London - The British government was criticised on Friday for throwing millions of rands into an ill-fated attempted to keep collapsed car manufacturer MG Rover Group afloat.

The National Audit Office, which keeps tabs on government spending, said that it should have been clear that the prospect of Rover agreeing to a deal with Shanghai Automotive Industry Corporation - on which the government pinned its hopes - was remote.

The government ploughed £6,5-million (R70,7-million) in bridging loans into Rover, the country's last major carmaker, when it went bankrupt just before a general election.

But the lifeline failed, the SAIC deal did not materialise and the company folded with the loss of 6 000 jobs at its Longbridge plant in central England.

"Given the messages coming from SAIC's advisers, the prospect of achieving a going concern sale was remote," the audit office said in its report. "We therefore doubt whether the Department obtained sufficiently good value for the loan, of which £5,2-million will probably not be repaid."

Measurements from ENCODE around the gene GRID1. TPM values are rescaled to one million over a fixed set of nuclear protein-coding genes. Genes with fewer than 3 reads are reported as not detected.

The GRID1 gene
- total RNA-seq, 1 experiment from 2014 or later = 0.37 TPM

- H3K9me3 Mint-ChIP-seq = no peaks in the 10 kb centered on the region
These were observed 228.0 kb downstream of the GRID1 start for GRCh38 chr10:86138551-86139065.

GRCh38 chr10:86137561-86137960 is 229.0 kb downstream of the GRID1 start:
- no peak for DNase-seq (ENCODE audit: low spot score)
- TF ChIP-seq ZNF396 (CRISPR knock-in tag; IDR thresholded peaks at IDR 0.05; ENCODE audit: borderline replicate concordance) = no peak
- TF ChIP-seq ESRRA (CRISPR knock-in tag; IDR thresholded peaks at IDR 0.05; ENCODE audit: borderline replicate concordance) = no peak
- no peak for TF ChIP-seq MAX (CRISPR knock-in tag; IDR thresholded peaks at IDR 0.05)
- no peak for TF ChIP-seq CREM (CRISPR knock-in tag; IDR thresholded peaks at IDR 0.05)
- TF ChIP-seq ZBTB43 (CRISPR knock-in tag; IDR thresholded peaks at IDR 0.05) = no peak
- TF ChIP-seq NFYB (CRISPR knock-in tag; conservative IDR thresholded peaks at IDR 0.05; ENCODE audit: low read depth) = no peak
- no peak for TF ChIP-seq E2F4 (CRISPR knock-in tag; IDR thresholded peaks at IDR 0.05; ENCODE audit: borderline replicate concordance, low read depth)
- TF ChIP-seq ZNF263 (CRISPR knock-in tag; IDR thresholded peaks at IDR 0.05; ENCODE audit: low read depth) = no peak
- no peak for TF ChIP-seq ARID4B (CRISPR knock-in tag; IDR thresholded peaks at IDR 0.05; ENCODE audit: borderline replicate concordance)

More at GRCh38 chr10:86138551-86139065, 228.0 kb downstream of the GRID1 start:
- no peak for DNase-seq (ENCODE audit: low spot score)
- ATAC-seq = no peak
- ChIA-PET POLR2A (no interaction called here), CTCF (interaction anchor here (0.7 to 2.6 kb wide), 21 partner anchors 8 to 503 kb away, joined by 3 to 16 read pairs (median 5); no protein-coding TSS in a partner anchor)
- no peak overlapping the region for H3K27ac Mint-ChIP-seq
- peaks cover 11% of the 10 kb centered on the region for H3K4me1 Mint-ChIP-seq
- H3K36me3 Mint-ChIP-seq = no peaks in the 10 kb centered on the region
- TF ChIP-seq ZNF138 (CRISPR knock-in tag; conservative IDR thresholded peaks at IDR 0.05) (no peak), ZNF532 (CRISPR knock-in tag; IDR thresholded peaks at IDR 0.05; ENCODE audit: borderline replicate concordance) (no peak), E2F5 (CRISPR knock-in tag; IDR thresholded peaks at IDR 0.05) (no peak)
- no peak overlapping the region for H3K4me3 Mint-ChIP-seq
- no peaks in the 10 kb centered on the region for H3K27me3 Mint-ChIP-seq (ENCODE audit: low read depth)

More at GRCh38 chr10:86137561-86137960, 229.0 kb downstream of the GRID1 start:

The Longbridge closure and the accompanying job losses provided an embarrassing backdrop to last year's general election for the ruling Labour Party, whose poll campaign centered on the strength of the British economy.

The government "could and should have been far more effective at contingency planning for what was always likely to become a fast moving crisis," said Edward Leigh, the chairman of the Public Accounts Committee and an opposition Conservative Party lawmaker.

The government said earlier this week that around 4 000 of the workers were back in work, mostly in full-time employment, and announced a new £2-million package to help the remaining 1 850 workers.

The task force also pledged £3-million to set up a vocational training center for 14- to 19-year-olds in the Longbridge area. As well as the direct Rover jobs, several thousands more were lost at supply companies to the plant.

China's Nanjing Automobile last month signed a 33-year lease for the Longbridge site and said it would begin producing sports cars at the factory next year.

However, the new lease - with rent pegged at around £1,8-million a year - incorporates a six-month break clause in case Nanjing is unable to confirm a viable long-term future for the site.

The department of trade and industry said on Friday it was confident it "did a good job in challenging circumstances and carried out its duties fully and diligently". - Sapa-AP